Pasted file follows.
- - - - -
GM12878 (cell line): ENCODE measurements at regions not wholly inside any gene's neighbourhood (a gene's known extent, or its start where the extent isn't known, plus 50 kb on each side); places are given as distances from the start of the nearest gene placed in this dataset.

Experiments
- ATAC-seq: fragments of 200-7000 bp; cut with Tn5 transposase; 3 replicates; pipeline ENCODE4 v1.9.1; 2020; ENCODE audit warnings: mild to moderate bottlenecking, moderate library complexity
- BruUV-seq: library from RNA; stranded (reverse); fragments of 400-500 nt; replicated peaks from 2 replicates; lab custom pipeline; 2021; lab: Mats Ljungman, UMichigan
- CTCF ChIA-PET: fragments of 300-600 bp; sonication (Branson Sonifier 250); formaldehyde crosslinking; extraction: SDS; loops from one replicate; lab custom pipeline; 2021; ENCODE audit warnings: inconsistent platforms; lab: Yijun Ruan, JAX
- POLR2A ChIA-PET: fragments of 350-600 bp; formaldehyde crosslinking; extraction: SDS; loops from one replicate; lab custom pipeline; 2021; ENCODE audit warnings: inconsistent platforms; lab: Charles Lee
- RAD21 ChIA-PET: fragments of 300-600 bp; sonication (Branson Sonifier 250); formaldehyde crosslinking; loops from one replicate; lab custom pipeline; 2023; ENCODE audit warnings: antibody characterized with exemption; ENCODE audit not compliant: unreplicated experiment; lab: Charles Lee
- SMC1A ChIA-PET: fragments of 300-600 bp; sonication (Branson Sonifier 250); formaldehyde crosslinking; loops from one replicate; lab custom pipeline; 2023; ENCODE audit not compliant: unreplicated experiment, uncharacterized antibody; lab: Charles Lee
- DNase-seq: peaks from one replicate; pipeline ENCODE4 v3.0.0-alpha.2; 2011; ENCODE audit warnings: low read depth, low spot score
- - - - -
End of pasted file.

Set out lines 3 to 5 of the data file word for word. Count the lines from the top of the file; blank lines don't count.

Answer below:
- ATAC-seq: fragments of 200-7000 bp; cut with Tn5 transposase; 3 replicates; pipeline ENCODE4 v1.9.1; 2020; ENCODE audit warnings: mild to moderate bottlenecking, moderate library complexity
- BruUV-seq: library from RNA; stranded (reverse); fragments of 400-500 nt; replicated peaks from 2 replicates; lab custom pipeline; 2021; lab: Mats Ljungman, UMichigan
- CTCF ChIA-PET: fragments of 300-600 bp; sonication (Branson Sonifier 250); formaldehyde crosslinking; extraction: SDS; loops from one replicate; lab custom pipeline; 2021; ENCODE audit warnings: inconsistent platforms; lab: Yijun Ruan, JAX